Today’s fiction writing exercise is an excerpt from my book, Story Drills: Fiction Writing Exercises. This exercise presents two storytelling devices: the deathtrap and deus ex machina. Enjoy!
Deathtrap and Deus Ex Machina
If you’ve ever read a story in which characters are rescued from a dire situation in a way that is truly unbelievable, you’ve probably experienced deus ex machina. Deus ex machina is a literary device that is best avoided, if possible. It occurs when a difficult or impossible situation is resolved through unlikely or unbelievable methods, often through supernatural intervention.
In many cases, deus ex machina occurs when there’s another literary device in play—the deathtrap. A deathtrap is a storytelling device in which the antagonist has captured the protagonist (or other primary characters), and there appears to be no way out. Deus ex machina is sometimes used to resolve a deathtrap.
We love to see characters get out of tight spots, but if the audience is pulled out the story because they cannot suspend their disbelief, then the story isn’t doing its job. And deus ex machina, being unlikely and unbelievable by definition, runs a risk of pulling readers out of a story.
But deus ex machina has been around for a long time, and sometimes it’s used effectively. If you choose to incorporate it in your stories, give it the eyeroll test—have some friends review the scene, and see if they roll their eyes at it.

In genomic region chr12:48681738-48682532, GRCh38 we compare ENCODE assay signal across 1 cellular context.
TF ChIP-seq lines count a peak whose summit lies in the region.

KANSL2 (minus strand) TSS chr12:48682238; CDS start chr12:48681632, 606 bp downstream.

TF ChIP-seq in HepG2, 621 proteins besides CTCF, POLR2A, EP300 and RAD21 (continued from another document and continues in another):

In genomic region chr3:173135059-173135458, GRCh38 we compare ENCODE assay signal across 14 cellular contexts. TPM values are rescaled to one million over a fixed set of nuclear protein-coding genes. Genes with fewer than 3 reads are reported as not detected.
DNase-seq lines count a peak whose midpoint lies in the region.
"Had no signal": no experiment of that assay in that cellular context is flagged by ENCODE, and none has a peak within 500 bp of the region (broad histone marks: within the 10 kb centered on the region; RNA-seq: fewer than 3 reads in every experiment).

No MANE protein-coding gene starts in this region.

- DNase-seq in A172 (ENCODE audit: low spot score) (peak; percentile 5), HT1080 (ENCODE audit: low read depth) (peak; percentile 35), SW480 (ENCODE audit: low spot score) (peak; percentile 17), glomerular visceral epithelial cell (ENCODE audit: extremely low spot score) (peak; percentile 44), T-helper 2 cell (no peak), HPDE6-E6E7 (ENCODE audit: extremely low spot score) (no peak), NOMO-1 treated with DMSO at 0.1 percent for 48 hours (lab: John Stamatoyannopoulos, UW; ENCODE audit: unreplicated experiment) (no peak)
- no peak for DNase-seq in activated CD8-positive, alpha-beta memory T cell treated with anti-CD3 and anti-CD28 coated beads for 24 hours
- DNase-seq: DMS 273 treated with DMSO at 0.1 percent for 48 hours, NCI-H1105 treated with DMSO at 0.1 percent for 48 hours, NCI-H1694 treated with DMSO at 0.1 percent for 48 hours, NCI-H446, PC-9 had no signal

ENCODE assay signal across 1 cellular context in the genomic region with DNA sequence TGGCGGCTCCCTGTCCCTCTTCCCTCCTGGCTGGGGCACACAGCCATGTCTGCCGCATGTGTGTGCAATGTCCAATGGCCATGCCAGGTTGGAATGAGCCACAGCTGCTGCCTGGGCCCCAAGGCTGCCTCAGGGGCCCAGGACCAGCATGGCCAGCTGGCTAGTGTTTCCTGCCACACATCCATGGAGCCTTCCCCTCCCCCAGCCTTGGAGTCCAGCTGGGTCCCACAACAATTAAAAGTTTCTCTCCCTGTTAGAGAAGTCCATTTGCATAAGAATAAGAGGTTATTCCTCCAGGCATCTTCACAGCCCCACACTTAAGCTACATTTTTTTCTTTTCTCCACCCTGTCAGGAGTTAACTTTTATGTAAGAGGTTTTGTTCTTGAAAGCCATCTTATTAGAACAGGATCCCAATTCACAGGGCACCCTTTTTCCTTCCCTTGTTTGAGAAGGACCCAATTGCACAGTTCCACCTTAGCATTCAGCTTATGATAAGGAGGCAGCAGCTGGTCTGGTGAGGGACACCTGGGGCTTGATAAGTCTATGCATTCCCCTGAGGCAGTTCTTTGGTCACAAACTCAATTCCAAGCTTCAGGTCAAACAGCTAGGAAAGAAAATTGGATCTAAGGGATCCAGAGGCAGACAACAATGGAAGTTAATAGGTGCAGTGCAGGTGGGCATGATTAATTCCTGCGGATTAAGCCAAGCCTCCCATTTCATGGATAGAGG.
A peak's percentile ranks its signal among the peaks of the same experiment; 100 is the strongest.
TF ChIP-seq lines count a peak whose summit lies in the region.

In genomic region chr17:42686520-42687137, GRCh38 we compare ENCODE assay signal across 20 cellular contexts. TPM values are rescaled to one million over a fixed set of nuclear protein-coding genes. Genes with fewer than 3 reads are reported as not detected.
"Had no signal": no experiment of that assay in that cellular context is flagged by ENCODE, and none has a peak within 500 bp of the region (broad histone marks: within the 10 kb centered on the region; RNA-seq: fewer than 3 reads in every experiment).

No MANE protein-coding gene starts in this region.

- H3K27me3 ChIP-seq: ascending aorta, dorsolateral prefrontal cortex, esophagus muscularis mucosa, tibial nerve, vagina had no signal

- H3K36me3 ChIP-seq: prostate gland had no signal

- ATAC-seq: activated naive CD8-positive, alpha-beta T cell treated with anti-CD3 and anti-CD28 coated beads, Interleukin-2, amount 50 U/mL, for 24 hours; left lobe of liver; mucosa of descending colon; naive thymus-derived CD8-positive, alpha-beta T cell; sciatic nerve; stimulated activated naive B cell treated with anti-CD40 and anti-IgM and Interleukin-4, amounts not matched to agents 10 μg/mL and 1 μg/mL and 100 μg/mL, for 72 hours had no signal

You can also resolve problems caused by deus ex machina with a little revision. If you’ve used deus ex machina to get characters out of a situation, you can always revise other parts of the story to make it more believable. For example, if a character is dangling off the edge of a cliff and a dragon appears and rescues the character, it’s deus ex machina. But if the dragon is introduced earlier, the narrative is more believable when it appears at a dire and pivotal moment.
Find a story that uses deus ex machina to rescue characters from a deathtrap. Brainstorm some solutions that would have been more believable to get the characters out of the sticky situation. Try to come up with at least five alternatives.
Write a scene in which it appears the protagonist is stuck in a terrible situation with no way out. It doesn’t have to be a deathtrap—just an impossible situation. Then find an unlikely or unbelievable way for the character to get out of the situation via deus ex machina and another that is realistic and believable and therefore not deus ex machina.
What happens when you write your characters into a difficult and dangerous situation and can’t think of a way to get them out? Have you ever used deus ex machina in one of your stories? What about a deathtrap? Why is deus ex machina often ineffective or even detrimental to a story?
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Author: Melissa Donovan